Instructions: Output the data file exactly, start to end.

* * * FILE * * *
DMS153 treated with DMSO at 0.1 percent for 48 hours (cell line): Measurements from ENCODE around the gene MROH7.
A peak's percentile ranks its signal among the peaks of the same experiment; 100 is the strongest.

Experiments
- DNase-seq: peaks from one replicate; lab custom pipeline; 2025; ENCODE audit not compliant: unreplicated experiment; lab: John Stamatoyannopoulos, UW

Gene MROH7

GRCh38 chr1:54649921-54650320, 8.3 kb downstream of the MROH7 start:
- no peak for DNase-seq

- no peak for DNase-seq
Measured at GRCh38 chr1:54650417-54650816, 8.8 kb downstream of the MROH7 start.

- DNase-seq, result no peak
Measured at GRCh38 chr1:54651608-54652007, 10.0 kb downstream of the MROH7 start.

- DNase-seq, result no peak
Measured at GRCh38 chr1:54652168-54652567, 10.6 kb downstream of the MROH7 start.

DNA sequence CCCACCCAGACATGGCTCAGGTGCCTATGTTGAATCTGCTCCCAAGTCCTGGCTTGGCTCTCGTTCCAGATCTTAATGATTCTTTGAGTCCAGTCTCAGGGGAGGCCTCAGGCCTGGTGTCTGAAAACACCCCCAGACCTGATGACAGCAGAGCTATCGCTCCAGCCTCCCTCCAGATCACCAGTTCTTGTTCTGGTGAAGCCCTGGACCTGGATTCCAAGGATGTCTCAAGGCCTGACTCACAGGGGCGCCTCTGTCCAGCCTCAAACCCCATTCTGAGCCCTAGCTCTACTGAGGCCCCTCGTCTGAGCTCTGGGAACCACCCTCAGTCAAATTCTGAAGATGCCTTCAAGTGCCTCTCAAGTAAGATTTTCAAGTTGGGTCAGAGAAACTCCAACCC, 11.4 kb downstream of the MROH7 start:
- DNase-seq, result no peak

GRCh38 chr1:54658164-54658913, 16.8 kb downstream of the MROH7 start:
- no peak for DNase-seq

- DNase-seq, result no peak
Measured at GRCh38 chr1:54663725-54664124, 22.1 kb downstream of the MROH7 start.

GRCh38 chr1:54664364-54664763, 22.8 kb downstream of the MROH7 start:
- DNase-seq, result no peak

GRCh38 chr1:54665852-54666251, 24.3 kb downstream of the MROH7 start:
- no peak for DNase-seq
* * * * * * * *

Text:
DMS153 treated with DMSO at 0.1 percent for 48 hours (cell line): Measurements from ENCODE around the gene MROH7.
A peak's percentile ranks its signal among the peaks of the same experiment; 100 is the strongest.

Experiments
- DNase-seq: peaks from one replicate; lab custom pipeline; 2025; ENCODE audit not compliant: unreplicated experiment; lab: John Stamatoyannopoulos, UW

Gene MROH7

GRCh38 chr1:54649921-54650320, 8.3 kb downstream of the MROH7 start:
- no peak for DNase-seq

- no peak for DNase-seq
Measured at GRCh38 chr1:54650417-54650816, 8.8 kb downstream of the MROH7 start.

- DNase-seq, result no peak
Measured at GRCh38 chr1:54651608-54652007, 10.0 kb downstream of the MROH7 start.

- DNase-seq, result no peak
Measured at GRCh38 chr1:54652168-54652567, 10.6 kb downstream of the MROH7 start.

DNA sequence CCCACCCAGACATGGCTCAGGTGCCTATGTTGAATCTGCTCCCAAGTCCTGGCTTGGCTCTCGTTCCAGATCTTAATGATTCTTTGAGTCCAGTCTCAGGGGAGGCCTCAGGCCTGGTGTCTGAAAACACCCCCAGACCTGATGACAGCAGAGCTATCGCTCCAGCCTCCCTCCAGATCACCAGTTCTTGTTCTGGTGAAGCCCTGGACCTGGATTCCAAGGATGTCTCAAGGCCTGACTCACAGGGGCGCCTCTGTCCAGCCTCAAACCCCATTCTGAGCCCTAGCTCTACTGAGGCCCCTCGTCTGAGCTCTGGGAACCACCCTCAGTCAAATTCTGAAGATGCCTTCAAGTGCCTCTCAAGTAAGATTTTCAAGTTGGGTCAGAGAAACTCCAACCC, 11.4 kb downstream of the MROH7 start:
- DNase-seq, result no peak

GRCh38 chr1:54658164-54658913, 16.8 kb downstream of the MROH7 start:
- no peak for DNase-seq

- DNase-seq, result no peak
Measured at GRCh38 chr1:54663725-54664124, 22.1 kb downstream of the MROH7 start.

GRCh38 chr1:54664364-54664763, 22.8 kb downstream of the MROH7 start:
- DNase-seq, result no peak

GRCh38 chr1:54665852-54666251, 24.3 kb downstream of the MROH7 start:
- no peak for DNase-seq